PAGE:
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  • 4 months later...

Teenage Doll (1957)

Directed by Roger Corman


Dull and uneventful juvenile flick, with June Kenney spending most of the movie on the lam from a gang of girls. I spent most of the movie trying to keep awake.


The film does open with a bang, as we see a dead chick lying in an alley. The Black Widows, led by Fay Spain, arrive on the scene and realize the corpse is one of their members. They also find some evidence that incriminates Kenney.


From here, the film turns into a snoozer. The Widows and Kenney seem to just wander around, wasting my time.  We get glimpses of the home lives of each of the Widows, which is supposed to make us understand why they are all screwed up.  Instead, it made me want to throw up. One of the Widows has a kid sister whom she treats like crap. One who has an older sister who is about to sleep her way to a better job. Another has a father who is a cop (and she steals his gun). Kenney’s parents are the most unbelievably matched pair since Fritz Feld and Virginia Christine – if you can imagine Feld as the mother.


Then there is another gang, this one composed of guys whose collective IQs would not break 10. I forgot the name of this group, because I was nodding off. So I’ll just call them the Idiots. I lost track how many times these guys said “dumb broads,” but I must confess, I’ve used a similar expression many times while driving.


Eventually it is revealed that Kenney and the dead chick had a fight, with the dead chick hurtling off a building. But by this time, you will wish everyone in the cast was dead. By the way, 30 minutes into the film, the dead chick is still lying in the alley. I hope she had a strong bladder.


Finally, there is a rumble at the Idiots hideout, between the Widows, the Tarantulas (another set of chicks), the Vandals (another set of guys), and the Knights of Columbus.  This is fun for a few minutes, with the chicks clocking each other. Several guys leap through the air at their opponents, like Burt Reynolds used to do during the opening credits of “Dan August.” The cops show up and almost everyone escapes. But Kenney and two of the Widows turn themselves in.


Kenney goes through various stages of hysterics, mostly unsuccessfully. She tries to convince her father that the blood on her dress is from a nosebleed. He notes that the blood stains could not be from drips, but must have occurred when someone bleeding was pressed against it. Hire this guy for Forensic Files. Kenney’s mother, played by the horrifying-looking Dorothy Neumann, looks like Judy Canova at 90 years old. Fay Spain is wasted as the leader of the Widows, as we don’t even get a look at her cleavage. The Roger Corman Stock company all show up, with Richard Devon as a Detective, and Ed Nelson and Dick Cutting as cops. Bruno VeSota plays a fat drunk, which really stretches his acting abilities, as well as his pants.




When a film starts like this, it’s a good time to ask for your money back.





When your mother looks like this, you have every right to be screwed up.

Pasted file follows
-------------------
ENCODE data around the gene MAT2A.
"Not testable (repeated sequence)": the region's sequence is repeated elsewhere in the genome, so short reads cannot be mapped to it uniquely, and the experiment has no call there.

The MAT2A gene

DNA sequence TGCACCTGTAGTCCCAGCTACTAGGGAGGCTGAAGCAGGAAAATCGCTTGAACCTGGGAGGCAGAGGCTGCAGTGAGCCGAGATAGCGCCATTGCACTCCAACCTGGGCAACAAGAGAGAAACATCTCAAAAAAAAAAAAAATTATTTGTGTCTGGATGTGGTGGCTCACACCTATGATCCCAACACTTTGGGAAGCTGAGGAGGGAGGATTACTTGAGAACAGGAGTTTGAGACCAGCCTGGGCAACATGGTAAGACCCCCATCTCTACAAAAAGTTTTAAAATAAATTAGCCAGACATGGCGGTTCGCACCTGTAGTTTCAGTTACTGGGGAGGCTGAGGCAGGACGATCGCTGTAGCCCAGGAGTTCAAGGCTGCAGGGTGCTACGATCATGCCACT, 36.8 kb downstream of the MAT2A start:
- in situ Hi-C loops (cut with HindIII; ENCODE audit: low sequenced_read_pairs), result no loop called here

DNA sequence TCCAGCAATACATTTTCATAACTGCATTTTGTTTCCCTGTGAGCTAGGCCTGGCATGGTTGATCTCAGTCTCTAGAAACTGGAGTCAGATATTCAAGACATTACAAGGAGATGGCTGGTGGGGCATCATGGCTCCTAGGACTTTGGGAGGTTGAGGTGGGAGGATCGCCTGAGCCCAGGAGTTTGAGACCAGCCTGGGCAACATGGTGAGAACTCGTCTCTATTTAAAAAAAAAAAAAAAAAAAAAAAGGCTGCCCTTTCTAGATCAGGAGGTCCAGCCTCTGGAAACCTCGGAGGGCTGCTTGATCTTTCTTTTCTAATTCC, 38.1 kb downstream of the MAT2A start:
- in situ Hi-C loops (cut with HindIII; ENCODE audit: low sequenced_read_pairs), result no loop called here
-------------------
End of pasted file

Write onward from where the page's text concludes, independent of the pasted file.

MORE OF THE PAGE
“Man, you ain’t gonna live long, and you ain’t gonna prosper.”





This guy is so drunk, he forgot the proper way to scratch himself.




Meet the cinematographer:  Laszlo Cataracts.





Yeah, lady, you and me both.


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  • 1 month later...

Rumble on the Docks (1956)

Directed by Fred Sears


Entertaining (for a change) JD flick, with James Darren in his film debut playing the typical mixed up kid from Brooklyn who eventually straightens himself out. Also (for a change) there are some actual rumbles, although only one of them is on the docks.


The film opens quickly with two members of the “Stompers” trying to assault a chick (Laurie Carroll), when two members of the “Diggers” (Darren and Robert Blake) save the day. Later, during a dance at the school gym, there is a full-scale rumble, ending with two cops running in the front door and everyone else running outside the side entrances. Then there is a minor rumble on the docks, between an honest union leader (Joseph Vitale) and the hired muscle from the crooked union (Timothy Carey). Finally, there is a rumble between the Stompers and Diggers on a street. So if you like fights, you won’t be disappointed. 


In subplots, Darren is being smooth talked by the crooked union leader (Michael Granger, who, like Frank Gerstle, wears the worst fitting suits in the history of filmdom). This upsets Darren’s father (Edgar Barrier), who runs a newspaper which is critical of Granger. Meanwhile, Carroll is trying to convert Darren from the dark side.


Carroll: “Oh, the waterfront’s always so beautiful at night.”

Darren: “Yeah, you can’t see the garbage floating in the water.”


The film is never dull, and doesn’t get too preachy either. There are even some shocking scenes, like when some of the Stompers suspend a kid over the side of a building.


Darren is fine in his first appearance, although his eyebrows look a little too furry. Carroll is bland. Robert Blake doesn’t kill anybody, so I guess that’s a plus. Granger channels Rod Steiger on a few occasions. Carey is his usual creepy self, and is fun to watch. Barrier looks more like Darren’s grandfather, as he is disguised like Tim Conway’s doddering old man. Celia Lovsky, as Darren’s mother, looks more like his great-grandmother. I just cannot watch Lovsky without seeing pointed ears and hearing her tell Captain Kirk “dis fight is to da deadth.” Freddie Bell and the Bellboys sing “Get the First Train out of Town” during the dance. After watching them perform, I probably would have started a rumble myself.